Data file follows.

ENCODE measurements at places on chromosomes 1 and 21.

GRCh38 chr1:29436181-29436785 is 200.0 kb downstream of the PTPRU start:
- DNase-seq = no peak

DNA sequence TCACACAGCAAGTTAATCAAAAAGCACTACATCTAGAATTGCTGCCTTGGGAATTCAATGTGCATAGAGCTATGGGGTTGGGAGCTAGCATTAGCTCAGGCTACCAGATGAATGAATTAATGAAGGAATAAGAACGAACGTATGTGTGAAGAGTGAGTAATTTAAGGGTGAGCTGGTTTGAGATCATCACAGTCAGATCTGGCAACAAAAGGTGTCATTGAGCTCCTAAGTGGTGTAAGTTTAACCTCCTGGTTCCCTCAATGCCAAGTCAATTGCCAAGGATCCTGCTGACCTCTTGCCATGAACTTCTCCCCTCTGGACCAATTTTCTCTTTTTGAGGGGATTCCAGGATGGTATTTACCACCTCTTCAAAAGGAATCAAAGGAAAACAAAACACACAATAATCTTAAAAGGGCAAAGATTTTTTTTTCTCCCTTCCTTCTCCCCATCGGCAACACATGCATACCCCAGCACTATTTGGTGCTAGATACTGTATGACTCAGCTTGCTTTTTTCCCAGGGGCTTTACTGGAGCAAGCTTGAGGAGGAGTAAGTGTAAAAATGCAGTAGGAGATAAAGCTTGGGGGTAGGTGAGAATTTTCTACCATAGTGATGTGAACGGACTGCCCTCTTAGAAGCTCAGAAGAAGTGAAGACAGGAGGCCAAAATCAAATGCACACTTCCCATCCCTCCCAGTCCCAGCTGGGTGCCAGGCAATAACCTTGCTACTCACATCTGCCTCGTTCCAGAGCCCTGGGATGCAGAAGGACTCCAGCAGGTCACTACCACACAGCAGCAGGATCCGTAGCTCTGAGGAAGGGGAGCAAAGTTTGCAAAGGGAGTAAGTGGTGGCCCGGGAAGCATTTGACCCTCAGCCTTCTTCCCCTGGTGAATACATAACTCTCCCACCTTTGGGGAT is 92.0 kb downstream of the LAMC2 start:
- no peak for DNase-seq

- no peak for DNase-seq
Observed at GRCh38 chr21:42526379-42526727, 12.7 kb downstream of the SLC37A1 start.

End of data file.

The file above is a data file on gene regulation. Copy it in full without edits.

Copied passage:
ENCODE measurements at places on chromosomes 1 and 21.

GRCh38 chr1:29436181-29436785 is 200.0 kb downstream of the PTPRU start:
- DNase-seq = no peak

DNA sequence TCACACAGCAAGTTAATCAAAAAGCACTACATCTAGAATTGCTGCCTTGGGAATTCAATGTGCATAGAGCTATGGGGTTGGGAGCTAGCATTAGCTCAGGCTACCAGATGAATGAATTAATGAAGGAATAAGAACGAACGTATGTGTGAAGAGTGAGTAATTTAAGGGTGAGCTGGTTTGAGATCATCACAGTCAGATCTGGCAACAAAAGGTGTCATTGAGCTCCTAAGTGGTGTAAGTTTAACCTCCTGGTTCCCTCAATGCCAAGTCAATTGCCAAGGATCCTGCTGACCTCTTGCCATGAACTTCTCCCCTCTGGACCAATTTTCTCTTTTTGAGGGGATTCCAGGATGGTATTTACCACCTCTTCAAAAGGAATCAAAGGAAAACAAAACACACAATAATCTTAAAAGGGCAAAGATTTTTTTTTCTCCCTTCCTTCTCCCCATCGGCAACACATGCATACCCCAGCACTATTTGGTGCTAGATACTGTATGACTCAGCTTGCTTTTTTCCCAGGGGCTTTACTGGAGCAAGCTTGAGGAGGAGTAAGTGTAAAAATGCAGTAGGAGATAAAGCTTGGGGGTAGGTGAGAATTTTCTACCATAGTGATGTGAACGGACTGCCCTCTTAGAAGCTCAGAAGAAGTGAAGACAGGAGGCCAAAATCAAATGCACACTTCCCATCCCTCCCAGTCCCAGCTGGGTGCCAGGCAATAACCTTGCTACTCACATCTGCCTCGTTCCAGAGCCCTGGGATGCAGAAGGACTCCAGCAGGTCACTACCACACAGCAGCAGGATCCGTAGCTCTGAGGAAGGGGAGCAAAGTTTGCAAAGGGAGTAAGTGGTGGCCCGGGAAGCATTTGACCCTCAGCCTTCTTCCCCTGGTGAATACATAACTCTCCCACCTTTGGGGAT is 92.0 kb downstream of the LAMC2 start:
- no peak for DNase-seq

- no peak for DNase-seq
Observed at GRCh38 chr21:42526379-42526727, 12.7 kb downstream of the SLC37A1 start.